A while ago I posted a workflow and some actions for Sharpening and cleaning up Fujifilm X-Trans files in Photoshop. The idea was that you could mitigate a lot of the oddities of Lightroom’s (and Camera Raw’s) X-Trans demosaicing algorithms by some careful processing in Photoshop. I had created a set of actions which featured some different methods of sharpening in Photoshop tuned for X-Trans files already processed in Lightroom or Camera Raw. The idea was that you would do your primary processing in Lightroom and then send the file to Photoshop to finish it off with one of my sharpening actions.
Since the original versions came out, I’ve been working on some new methods of processing the files in Photoshop. I’ve also had a lot of feedback from the original versions and so I’ve taken that on board. I have a new set of actions which you can download below, which contain all the original versions plus two new methods which both simplify and improve on the older actions. Before you download the Actions please read the details below.
Before we get into it, a couple of disclaimers and notes: If you are new to this and are wondering what this is all about, please read the original description of why I did this and how it works before going any further. Go, on, do it now, we’ll wait for you!
Secondly, because the look of files is a subjective matter, and because people are so passionate about the subject, if you don’t think there is any need for this, or if you think the Lightroom or Photoshop rendering of X-Trans files is perfect the way it is, that’s great, you’ve saved yourself a download, and you can go off and read something else now. If you want to see what they can do, try them. If they don’t work for you or you don’t like the results, then these actions aren’t for you. They’re being provided as a courtesy to the community free of charge, but that also means they are without support. I’ll do my best to answer any questions I can, but I can’t provide one on one technical support.
Right, now that that’s out of the way, on to the details:
- The two new actions are “Fuji Sharpen 2014” and “Fuji Crazy Sharpen 2014”
- The main one to use is Fuji Sharpen 2014. This uses a whole new method from the previous version. Unlike the older method, this does not use my re-scaling sharpening technique (see original post). It also keeps the original image and puts the sharpened version on a new layer.
- This is really important - the original versions were designed to be used in conjunction with my Lightroom Sharpening presets. These are designed to work with the default sharpening.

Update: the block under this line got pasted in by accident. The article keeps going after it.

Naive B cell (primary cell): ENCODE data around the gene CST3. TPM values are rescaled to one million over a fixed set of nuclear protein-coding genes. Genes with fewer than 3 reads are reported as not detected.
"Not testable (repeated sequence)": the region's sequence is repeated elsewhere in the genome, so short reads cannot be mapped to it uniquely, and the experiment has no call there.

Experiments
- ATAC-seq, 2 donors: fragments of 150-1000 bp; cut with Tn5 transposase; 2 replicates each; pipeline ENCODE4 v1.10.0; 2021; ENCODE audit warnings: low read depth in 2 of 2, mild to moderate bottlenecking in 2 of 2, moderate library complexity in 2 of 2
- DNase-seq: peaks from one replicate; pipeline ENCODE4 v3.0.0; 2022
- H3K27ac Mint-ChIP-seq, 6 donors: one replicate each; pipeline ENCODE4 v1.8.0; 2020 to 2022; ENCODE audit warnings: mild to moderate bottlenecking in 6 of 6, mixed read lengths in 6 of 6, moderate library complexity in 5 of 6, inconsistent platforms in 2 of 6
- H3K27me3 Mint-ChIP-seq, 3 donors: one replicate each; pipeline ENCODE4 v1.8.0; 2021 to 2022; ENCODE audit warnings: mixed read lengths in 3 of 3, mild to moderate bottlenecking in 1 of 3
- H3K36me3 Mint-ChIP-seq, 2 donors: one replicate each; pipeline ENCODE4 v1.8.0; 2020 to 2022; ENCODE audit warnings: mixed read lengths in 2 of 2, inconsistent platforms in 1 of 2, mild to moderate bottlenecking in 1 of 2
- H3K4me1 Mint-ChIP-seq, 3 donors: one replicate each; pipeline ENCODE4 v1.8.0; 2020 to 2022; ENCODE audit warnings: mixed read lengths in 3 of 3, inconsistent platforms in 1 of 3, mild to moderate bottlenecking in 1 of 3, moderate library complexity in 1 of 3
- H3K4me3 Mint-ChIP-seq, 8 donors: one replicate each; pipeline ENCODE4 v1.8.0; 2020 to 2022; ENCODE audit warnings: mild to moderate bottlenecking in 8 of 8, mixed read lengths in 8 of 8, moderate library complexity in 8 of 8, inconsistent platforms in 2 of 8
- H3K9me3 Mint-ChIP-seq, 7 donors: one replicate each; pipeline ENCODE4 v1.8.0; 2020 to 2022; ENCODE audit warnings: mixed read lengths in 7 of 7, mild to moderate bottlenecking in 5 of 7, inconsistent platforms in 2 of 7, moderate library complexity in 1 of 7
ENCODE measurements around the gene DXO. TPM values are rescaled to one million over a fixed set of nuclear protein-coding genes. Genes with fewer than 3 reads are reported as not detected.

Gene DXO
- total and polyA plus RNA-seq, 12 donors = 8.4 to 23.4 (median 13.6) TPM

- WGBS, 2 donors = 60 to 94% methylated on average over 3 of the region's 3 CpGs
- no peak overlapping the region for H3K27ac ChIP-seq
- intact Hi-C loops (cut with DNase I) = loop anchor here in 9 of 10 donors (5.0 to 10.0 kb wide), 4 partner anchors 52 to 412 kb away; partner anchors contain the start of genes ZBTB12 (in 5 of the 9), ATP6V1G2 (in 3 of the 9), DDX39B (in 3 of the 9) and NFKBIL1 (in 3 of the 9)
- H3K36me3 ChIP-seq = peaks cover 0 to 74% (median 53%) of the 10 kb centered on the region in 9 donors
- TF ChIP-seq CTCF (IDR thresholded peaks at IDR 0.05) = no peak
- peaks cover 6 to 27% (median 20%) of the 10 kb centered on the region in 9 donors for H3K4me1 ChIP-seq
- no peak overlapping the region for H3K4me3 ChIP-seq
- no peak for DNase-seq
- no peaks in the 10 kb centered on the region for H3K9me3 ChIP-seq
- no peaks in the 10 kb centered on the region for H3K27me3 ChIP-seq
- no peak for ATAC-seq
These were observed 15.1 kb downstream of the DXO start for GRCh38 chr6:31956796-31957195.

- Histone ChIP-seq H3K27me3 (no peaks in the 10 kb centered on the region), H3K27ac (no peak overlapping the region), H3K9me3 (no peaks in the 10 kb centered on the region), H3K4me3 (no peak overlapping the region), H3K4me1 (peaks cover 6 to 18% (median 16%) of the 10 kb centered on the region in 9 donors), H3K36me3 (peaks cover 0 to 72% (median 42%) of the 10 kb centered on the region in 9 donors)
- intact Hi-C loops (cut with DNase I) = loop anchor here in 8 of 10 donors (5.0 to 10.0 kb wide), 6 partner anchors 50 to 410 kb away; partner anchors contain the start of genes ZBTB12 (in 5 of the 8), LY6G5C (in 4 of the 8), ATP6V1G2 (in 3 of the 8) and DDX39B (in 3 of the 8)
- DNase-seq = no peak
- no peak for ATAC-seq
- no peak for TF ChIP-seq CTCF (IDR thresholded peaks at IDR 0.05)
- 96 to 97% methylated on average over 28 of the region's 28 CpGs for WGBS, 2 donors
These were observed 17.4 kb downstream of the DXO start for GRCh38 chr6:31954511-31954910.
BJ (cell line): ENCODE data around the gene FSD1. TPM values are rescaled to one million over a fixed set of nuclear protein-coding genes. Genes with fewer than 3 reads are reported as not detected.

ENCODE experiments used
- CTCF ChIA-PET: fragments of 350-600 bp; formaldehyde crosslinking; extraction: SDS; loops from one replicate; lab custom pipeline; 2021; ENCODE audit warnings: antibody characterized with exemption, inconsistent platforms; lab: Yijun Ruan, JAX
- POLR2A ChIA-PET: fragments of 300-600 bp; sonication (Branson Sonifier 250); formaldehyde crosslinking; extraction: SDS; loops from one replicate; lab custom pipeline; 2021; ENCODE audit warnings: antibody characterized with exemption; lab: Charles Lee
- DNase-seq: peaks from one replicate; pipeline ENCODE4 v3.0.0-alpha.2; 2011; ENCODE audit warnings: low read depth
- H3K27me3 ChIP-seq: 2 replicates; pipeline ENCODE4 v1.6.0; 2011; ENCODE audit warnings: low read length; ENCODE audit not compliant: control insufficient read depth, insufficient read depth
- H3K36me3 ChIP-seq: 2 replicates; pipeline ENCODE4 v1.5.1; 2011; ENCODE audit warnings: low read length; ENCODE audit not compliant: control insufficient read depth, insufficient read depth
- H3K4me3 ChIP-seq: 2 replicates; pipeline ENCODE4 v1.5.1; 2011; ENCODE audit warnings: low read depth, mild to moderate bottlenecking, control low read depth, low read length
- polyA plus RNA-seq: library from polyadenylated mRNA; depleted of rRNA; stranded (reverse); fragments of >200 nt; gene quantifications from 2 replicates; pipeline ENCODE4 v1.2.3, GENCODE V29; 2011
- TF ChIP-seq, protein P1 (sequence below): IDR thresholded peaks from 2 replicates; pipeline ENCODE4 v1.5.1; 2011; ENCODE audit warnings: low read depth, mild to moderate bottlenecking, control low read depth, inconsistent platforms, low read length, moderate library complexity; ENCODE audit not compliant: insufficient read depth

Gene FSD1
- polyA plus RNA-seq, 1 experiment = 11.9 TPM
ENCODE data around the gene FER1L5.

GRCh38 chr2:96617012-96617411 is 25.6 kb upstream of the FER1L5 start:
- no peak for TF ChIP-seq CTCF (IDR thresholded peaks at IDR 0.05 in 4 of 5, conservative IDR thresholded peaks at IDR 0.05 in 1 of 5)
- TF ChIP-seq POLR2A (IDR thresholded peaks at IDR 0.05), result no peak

- The other Action, “Fuji Crazy Sharpen 2014” combines the new method from Fuji Sharpen 2014 with my old somewhat un-orthodox re-scaling method to create a ridiculously over complicated method of sharpening, but it produces some interesting results, so I though’t I’d include it anyway. Note that because of the techniques used in this it may re-size your image by a pixel or two. If your image was originally cropped, it will re-scale it to the size of a standard fuji x-trans image. This Action will give you two new layers when finished. One called “sharpened” and one called “take the edge off”. I found that running the action created a little over-sharpening depending on the image, so I added some additional steps which slightly softened the edges and reduced some of the harshness. These are on separate layers so you can control the intensity of the effect by reducing the sharpness.
- You may find the intensity of these a bit much depending on the source image, but you can use the layers opacity to dial it back down.
- I modified the older “Fuji Quick Fix” actions so that they create separate layers with the new sharpened image on one and the original on the base. This may not work for all the older actions but the new ones all create separate layers.
- The new versions were created in Photoshop CC 2014 but they should work in Photoshop CC as well.
- If you have the older versions installed you may need to remove them first. Because some of the actions reference other actions, I can’t change the name of the set, so it’s the same name as the old one “thomas set” I know this is confusing and I apologise.
If you want to use these actions to create Photoshop droplets and use the droplets as plug-ins in Lightroom, I have the instructions on how to do this here. Please read the instructions for this carefully. I received a few complaints from people who hadn’t understood the process and were confusing the actions with the droplets. It’s very important that when setting up the droplets that you have save and close as the method.
Here’s a crop at 50% (not even 1:1) so you can see the difference. This is just an example. In this case I used the Crazy Sharpen version.
Once again, I can’t stress this enough. These are by no means perfect. They’re one way of doing things and if you like the results please use them, and if you don’t then that’s fine. I’m providing these so you’ll have another tool in your tool chest for working with x-trans images, and if they don’t work for you or you don’t like the results, that’s perfectly fine. I certainly don’t use these on every image, but they’re helpful for certain photos, and so that’s why I’m sharing them.
You can download the updated set of Actions here. Please make sure you’ve read all of the above notes before downloading them.
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